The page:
Challenger Society for Marine Sciences 2014 Conference

Sophie-Berenice Wilmes

School of Ocean Sciences


Challenger Society for Marine Sciences 2014 Conference
The travel grant from the Challenger Society enabled me to take part in the Challenger Meeting in Plymouth in September 2014 and present my work on ‘The impact of a collapse of the West Antarctic Ice Sheet on the global tides’ to scientists from all around the world. The conference was held in Plymouth University and brought together scientists from a number of large amount of different fields ranging from ocean dynamics all the way through to the biology of the deep ocean.

Sessions with short talks were interspaced with very interesting plenary talks in which speakers delved into the depths of specific fields. I especially enjoyed Emily Shuckburgh’s talk on mixing in the Southern Ocean and Adrian Glover’s insight into deep sea mining.

My talk was part of the Tuesday session Observation and Modelling and set in the Southern Ocean section which dealt with some very interesting aspects of the oceanography and climate science of the Southern Ocean region. From the questions posed after the talk I had some very interesting and helpful discussions with colleagues at coffee break which have already lead to some new research ideas feeding into the final stages of my PhD.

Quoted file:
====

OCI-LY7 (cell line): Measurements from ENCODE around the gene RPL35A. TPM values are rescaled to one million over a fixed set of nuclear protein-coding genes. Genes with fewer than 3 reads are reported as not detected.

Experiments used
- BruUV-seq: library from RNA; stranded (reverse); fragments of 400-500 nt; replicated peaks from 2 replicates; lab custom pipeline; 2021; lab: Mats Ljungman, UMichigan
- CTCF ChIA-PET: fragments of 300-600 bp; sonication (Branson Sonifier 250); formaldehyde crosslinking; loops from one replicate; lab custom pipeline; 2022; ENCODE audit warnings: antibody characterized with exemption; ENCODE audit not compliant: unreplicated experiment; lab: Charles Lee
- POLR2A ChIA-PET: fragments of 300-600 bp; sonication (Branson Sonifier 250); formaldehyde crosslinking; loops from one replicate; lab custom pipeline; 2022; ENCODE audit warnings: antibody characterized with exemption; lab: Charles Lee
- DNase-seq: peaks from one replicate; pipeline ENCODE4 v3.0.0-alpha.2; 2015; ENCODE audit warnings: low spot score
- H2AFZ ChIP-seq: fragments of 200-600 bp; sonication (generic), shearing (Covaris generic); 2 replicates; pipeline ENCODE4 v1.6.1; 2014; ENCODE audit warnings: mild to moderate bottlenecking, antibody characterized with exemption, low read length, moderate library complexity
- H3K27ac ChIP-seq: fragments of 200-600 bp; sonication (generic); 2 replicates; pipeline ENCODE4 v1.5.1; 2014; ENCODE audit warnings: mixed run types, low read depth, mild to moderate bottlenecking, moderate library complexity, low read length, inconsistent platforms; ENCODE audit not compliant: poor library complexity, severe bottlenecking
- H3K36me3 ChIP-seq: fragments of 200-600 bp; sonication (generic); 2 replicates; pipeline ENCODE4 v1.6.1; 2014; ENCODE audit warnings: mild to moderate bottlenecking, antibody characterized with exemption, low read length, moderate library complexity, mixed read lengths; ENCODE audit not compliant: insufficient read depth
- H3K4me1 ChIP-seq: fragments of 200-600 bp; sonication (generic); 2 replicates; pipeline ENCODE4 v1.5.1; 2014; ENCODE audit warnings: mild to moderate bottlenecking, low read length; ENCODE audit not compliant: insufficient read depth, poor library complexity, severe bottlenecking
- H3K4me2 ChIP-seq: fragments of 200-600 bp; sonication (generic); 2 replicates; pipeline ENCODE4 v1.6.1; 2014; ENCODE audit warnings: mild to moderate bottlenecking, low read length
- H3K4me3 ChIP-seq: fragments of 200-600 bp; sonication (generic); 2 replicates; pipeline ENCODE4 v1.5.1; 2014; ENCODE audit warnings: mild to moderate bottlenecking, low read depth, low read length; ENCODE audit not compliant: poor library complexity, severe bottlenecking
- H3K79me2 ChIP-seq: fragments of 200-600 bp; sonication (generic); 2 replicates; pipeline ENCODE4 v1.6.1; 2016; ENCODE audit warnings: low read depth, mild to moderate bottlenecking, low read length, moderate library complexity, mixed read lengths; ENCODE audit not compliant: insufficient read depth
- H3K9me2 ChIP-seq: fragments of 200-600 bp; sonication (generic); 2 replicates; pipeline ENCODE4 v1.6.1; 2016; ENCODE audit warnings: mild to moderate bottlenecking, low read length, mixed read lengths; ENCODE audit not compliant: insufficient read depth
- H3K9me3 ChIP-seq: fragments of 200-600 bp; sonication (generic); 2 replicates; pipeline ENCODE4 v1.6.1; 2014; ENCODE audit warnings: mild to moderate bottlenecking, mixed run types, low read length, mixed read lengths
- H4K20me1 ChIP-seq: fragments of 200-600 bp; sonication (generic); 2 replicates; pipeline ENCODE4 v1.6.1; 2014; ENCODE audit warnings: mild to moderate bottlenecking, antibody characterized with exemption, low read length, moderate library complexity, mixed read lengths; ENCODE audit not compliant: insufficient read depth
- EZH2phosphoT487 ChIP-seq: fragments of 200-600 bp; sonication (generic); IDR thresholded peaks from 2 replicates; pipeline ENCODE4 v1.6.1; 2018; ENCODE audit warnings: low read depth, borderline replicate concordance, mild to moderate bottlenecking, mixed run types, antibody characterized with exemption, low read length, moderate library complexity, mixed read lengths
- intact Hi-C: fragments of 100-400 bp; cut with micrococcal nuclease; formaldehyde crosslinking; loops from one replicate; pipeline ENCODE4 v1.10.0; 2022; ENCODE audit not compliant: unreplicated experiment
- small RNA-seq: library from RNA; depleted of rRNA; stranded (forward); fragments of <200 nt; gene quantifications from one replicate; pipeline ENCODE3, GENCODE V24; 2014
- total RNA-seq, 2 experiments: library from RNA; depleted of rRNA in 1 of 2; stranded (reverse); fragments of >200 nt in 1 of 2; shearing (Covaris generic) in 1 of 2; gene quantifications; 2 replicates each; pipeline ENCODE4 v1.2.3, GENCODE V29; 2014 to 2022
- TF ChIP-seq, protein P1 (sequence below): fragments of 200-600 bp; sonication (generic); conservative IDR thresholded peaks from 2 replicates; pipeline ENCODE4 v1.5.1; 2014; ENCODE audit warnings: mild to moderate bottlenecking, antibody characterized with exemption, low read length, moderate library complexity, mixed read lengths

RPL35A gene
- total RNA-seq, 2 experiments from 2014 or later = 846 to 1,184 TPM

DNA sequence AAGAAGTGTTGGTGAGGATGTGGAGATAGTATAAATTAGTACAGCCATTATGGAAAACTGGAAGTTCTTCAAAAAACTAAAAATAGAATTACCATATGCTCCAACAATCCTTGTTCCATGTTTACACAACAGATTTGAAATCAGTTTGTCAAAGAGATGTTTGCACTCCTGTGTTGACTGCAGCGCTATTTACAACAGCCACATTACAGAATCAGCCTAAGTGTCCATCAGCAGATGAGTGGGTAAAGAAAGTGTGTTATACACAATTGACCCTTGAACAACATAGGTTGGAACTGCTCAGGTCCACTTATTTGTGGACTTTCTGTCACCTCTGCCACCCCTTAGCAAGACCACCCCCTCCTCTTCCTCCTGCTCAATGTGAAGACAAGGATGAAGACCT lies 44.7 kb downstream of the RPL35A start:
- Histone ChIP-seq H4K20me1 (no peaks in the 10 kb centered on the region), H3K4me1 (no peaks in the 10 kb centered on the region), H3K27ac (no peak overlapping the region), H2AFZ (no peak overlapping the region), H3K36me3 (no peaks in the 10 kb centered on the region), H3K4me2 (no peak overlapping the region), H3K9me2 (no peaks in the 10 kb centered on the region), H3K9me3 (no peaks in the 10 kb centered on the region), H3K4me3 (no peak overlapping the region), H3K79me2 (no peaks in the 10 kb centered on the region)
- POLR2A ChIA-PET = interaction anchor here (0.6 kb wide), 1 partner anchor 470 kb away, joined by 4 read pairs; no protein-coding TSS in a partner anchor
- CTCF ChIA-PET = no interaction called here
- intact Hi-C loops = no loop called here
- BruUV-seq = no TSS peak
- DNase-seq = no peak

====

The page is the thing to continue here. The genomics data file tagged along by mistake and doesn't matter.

But of course a conference week does not only involve work: A highlight was the ice breaker which was held in the National Marine Aquarium on the harbour front. I was fascinated by the wealth of sea life on display in the aquarium and was glad about the opportunity to meet some very interesting fellow scientists. We spent a couple of very nice and sociable evenings in the Barbican (pictured) which hosts a number of excellent sea food restaurants and met a number of very interesting colleagues and had some inspiring discussions. On Wednesday afternoon, me and three colleagues ventured out to Wembury to go snorkelling and got to see species such as blue rayed limpets.

It was a great meeting which allowed me to create further links with the international oceanography community and sparked new research ideas. I would like to thank the Challenger Society for providing the funding for this rewarding experience.

Sophie-Berenice is a physical oceanography at Bangor University looking at the impact of sea level changes on the tides in the past, present and future. She focusses on the impact changes ice sheet configuration have on sea level and analyses the resulting changes in tidal dynamics. Sophie is currently finishing her PhD at Bangor University. She completed an MSc in Climate Science in Bern, Switzerland, after graduating with a BSc (Hons) in Ocean Sciences at Bangor.

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